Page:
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An excerpt from www.HouseOfNames.com archives copyright 2000 - 2017


The name Hardboard is rooted in the ancient Anglo-Saxon culture. It was originally a name for someone who worked as a person who ran a lodging house. This surname is a metonymic form of the surname Harberer, and is derived from the Old English word herebeorg, which means shelter or lodging.

Hardboard Early Origins



The surname Hardboard was first found in the English county of Suffolk in the south east where they had been settled from very ancient times.

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Hardboard Spelling Variations


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Hardboard Spelling Variations



It is only in the last few hundred years that the English language has been standardized. For that reason, early Anglo-Saxon surnames like Hardboard are characterized by many spelling variations. As the English language changed and incorporated elements of other European languages, even literate people changed the spelling of their names. The variations of the name Hardboard include Arbour, Arbor, Harbord, Harbard, Hardboard, Harboard, Harber, Harbot and many more.

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Hardboard Early History


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Hardboard Early History



This web page shows only a small excerpt of our Hardboard research. Another 189 words (14 lines of text) covering the years 1596, 1679, 1635, 1692, 1689 and 1690 are included under the topic Early Hardboard History in all our PDF Extended History products and printed products wherever possible.

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Hardboard Early Notables (pre 1700)


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Hardboard Early Notables (pre 1700)



Another 32 words (2 lines of text) are included under the topic Early Hardboard Notables in all our PDF Extended History products and printed products wherever possible.

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The Great Migration


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The Great Migration



Many English families tired of political and religious strife left Britain for the new colonies in North America. Although the trip itself offered no relief - conditions on the ships were extremely cramped, and many travelers arrived diseased, starving, and destitute - these immigrants believed the opportunities that awaited them were worth the risks. Once in the colonies, many of the families did indeed prosper and, in turn, made significant contributions to the culture and economies of the growing colonies. An inquiry into the early roots of North American families has revealed a number of immigrants bearing the name Hardboard or a variant listed above: Michael Arbor who settled in New York State in 1775; and Joseph Arbour arrived in Philadelphia, Pennsylvania, in 1786. Frank Harber settled in Virginia in 1647.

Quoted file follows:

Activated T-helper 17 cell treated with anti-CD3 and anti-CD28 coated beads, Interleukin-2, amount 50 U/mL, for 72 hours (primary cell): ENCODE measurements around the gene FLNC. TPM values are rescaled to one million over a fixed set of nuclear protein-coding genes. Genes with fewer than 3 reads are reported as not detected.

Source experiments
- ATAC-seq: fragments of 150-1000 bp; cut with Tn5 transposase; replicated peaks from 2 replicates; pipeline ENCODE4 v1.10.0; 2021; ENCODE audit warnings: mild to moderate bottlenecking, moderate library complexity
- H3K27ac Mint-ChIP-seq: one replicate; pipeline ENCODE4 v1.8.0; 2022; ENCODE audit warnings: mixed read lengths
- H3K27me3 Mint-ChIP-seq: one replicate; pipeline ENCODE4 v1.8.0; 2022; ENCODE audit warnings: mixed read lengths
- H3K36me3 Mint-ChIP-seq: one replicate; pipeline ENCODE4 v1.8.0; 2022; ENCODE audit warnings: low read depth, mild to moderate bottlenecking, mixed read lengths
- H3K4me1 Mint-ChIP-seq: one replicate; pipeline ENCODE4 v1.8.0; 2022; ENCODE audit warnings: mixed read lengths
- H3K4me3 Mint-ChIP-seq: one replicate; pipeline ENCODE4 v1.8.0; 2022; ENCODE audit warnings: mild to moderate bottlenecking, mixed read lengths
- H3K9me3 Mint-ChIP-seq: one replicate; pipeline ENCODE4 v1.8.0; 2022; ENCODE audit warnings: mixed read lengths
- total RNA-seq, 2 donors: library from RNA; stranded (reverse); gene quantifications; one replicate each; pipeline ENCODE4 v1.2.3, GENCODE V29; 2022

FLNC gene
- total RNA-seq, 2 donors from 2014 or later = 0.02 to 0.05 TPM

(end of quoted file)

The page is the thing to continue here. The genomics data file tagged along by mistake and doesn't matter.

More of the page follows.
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Motto


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Motto



The motto was originally a war cry or slogan. Mottoes first began to be shown with arms in the 14th and 15th centuries, but were not in general use until the 17th century. Thus the oldest coats of arms generally do not include a motto. Mottoes seldom form part of the grant of arms: Under most heraldic authorities, a motto is an optional component of the coat of arms, and can be added to or changed at will; many families have chosen not to display a motto.

Motto: Equanimiter
Motto Translation: With equanimity.


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Hardboard Family Crest Products


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Hardboard Family Crest Products




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See Also


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See Also




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Citations


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Citations



    Other References

    1. Burke, Sir Bernard. Burke's Genealogical and Heraldic History of the Landed Gentry: Including American Families with British Ancestry. (2 Volumes). London: Burke Publishing, 1939. Print.
    2. Markale, J. Celtic Civilization. London: Gordon & Cremonesi, 1976. Print.
    3. Williams, Dr Ann. And G.H. Martin . Domesday Book A Complete Translation. London: Penguin, 1992. Print. (ISBN 0-141-00523-8).
    4. Egle, William Henry. Pennsylvania Genealogies Scotch-Irish and German. Harrisburg: L.S. Hart, 1886. Print.
    5. The Norman People and Their Existing Descendants in the British Dominions and the United States Of America. Baltimore: Genealogical Publishing, 1975. Print. (ISBN 0-8063-0636-X).
    6. Bolton, Charles Knowles. Bolton's American Armory. Baltimore: Heraldic Book Company, 1964. Print.
    7. Virkus, Frederick A. Ed. Immigrant Ancestors A List of 2,500 Immigrants to America Before 1750. Baltimore: Genealogical Publishing, 1964. Print.
    8. Humble, Richard. The Fall of Saxon England. New York: Barnes and Noble, 1975. Print. (ISBN 0-88029-987-8).
    9. Burke, Sir Bernard. Genealogical and Heraldic History of the Peerage and Baronetage, The Privy Council, Knightage and Compainonage. London: Burke Publishing, 1921. Print.
    10. Passenger Lists of Vessels Arriving at Galveston Texas 1896-1951. National Archives Washington DC. Print.
    11. ...

    The Hardboard Family Crest was acquired from the Houseofnames.com archives. The Hardboard Family Crest was drawn according to heraldic standards based on published blazons. We generally include the oldest published family crest once associated with each surname.

    This page was last modified on 17 July 2013 at 11:31.

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